Gasoline engines have the advantage over diesel in being lighter and able to work at higher rotational speeds and they are the usual choice for fitting in high performance sports cars. Continuous development of gasoline engines for over a hundred years has produced improvements in efficiency and reduced pollution. The carburetor was used on nearly all road car engines until the 1980s but it was long realised better control of the fuel/air mixture could be achieved with fuel injection. Indirect fuel injection was first used in aircraft engines from 1909, in racing car engines from the 1930s, and road cars from the late 1950s. Gasoline Direct Injection (GDI) is now starting to appear in production vehicles such as the 2007 BMW MINI. Exhaust gases are also cleaned up by fitting a catalytic converter into the exhaust system. Clean air legislation in many of the car industries most important markets has made both catalysts and fuel injection virtually universal fittings. Most modern gasoline engines are also capable of running with up to 15% ethanol mixed into the gasoline - older vehicles may have seals and hoses that can be harmed by ethanol. With a small amount of redesign, gasoline-powered vehicles can run on ethanol concentrations as high as 85%. 100% ethanol is used in some parts of the world (such as Brazil), but vehicles must be started on pure gasoline and switched over to ethanol once the engine is running. Most gasoline engined cars can also run on LPG with the addition of an LPG tank for fuel storage and carburetion modifications to add an LPG mixer. LPG produces fewer toxic emissions and is a popular fuel for fork lift trucks that have to operate inside buildings.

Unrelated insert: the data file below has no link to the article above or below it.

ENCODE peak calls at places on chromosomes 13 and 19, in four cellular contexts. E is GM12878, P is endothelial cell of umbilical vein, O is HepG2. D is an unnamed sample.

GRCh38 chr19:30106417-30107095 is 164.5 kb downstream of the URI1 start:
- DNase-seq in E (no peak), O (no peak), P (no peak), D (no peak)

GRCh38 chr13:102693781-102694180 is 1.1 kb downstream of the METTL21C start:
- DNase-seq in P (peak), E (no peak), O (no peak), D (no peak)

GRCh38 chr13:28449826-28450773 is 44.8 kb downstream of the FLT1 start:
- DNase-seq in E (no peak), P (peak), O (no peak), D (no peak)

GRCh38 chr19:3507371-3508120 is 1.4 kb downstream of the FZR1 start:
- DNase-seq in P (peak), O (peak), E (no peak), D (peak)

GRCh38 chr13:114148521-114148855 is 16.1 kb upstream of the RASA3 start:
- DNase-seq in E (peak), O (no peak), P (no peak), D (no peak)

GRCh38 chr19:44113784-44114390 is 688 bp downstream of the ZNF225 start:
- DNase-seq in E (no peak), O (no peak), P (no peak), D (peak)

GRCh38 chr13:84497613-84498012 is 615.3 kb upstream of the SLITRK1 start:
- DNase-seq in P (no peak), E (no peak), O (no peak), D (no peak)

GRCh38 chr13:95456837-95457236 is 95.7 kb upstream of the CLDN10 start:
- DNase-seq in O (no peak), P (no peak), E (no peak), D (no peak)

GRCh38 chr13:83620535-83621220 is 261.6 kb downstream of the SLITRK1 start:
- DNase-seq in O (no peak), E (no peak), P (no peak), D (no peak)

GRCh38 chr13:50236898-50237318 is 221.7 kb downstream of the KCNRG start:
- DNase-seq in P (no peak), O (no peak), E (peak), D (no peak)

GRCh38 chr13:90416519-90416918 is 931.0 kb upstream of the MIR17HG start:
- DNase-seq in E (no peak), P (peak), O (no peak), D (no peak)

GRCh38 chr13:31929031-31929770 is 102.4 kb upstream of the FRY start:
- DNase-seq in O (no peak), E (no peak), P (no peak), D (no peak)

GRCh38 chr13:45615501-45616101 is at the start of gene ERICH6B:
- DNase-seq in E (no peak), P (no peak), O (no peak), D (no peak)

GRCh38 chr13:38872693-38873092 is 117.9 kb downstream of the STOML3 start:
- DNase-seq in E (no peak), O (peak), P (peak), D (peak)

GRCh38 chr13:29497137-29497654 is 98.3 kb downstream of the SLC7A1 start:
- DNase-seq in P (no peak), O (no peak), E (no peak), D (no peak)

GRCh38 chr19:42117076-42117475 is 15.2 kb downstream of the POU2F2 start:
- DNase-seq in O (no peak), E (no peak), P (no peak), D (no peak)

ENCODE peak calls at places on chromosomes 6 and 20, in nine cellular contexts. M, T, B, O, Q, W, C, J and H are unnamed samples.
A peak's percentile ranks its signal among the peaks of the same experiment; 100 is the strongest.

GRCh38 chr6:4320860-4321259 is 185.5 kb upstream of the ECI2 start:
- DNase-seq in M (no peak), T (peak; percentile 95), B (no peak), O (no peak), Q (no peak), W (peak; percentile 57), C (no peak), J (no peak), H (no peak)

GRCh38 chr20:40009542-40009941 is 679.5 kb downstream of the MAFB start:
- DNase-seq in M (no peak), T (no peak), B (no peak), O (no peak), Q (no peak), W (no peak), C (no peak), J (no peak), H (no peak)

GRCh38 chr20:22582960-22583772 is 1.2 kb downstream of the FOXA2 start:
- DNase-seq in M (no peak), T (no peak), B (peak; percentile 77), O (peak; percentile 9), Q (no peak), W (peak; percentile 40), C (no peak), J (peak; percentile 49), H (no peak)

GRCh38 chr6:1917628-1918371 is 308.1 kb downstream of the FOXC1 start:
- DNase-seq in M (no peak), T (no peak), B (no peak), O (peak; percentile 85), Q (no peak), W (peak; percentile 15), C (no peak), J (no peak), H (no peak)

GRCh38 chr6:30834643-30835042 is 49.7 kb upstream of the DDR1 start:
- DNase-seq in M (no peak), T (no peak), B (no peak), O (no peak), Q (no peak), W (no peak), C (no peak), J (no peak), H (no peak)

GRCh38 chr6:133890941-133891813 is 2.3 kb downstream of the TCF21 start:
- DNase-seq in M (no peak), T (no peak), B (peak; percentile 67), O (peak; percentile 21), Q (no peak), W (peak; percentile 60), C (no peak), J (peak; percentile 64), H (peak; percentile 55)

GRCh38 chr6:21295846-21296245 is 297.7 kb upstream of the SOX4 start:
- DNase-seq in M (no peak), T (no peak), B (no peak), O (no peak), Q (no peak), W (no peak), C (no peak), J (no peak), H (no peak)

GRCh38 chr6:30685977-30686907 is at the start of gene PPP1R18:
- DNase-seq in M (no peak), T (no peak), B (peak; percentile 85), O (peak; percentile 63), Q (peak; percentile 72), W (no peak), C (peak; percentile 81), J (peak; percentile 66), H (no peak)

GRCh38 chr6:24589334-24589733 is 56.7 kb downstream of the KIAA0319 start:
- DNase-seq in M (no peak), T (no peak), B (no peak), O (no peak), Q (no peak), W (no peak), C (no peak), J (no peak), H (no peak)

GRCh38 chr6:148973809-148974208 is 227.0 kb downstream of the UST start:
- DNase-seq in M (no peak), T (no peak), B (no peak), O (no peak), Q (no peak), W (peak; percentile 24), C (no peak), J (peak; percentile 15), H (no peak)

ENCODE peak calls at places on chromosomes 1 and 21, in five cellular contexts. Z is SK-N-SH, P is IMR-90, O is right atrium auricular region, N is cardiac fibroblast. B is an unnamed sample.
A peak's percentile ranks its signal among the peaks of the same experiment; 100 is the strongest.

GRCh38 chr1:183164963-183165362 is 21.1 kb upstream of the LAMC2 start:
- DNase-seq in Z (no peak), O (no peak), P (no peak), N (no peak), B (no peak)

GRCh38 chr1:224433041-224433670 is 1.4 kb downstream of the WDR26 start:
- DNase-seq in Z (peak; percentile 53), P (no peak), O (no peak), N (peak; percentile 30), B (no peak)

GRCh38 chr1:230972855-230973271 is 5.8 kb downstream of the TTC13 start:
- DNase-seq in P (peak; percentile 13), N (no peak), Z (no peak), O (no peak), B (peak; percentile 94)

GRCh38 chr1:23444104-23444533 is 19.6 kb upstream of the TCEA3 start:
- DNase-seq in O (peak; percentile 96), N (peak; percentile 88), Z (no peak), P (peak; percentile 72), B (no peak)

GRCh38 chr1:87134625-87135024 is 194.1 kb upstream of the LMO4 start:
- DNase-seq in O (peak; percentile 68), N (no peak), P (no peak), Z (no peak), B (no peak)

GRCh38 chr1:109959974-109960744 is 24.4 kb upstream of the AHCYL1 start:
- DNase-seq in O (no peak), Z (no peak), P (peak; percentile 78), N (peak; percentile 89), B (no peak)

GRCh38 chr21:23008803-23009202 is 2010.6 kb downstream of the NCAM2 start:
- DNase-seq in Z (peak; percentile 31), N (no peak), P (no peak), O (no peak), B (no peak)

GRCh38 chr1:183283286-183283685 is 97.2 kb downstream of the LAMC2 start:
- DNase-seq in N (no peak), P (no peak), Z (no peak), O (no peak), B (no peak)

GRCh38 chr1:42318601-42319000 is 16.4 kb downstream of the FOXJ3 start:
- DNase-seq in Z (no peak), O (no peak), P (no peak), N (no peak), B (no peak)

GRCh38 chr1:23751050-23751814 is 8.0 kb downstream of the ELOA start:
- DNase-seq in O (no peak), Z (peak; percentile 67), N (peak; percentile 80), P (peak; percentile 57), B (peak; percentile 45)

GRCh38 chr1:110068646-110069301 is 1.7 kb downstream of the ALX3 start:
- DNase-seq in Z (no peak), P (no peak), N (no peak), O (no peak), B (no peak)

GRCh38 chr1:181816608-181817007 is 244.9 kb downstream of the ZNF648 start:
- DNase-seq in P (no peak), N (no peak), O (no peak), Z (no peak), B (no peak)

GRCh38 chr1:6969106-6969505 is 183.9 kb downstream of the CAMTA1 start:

Ethanol and other alcohol fuels have widespread use an automotive fuel. Most alcohols have less energy per liter than gasoline and are usually blended with gasoline. Alcohols are used for a variety of reasons - to increase octane, to improve emissions and as an alternative to petroleum based fuel, since they can be made from agricultural crops. Brazil's ethanol program provides about 20% of the nations automotive fuel needs, including several million cars that operate on pure ethanol.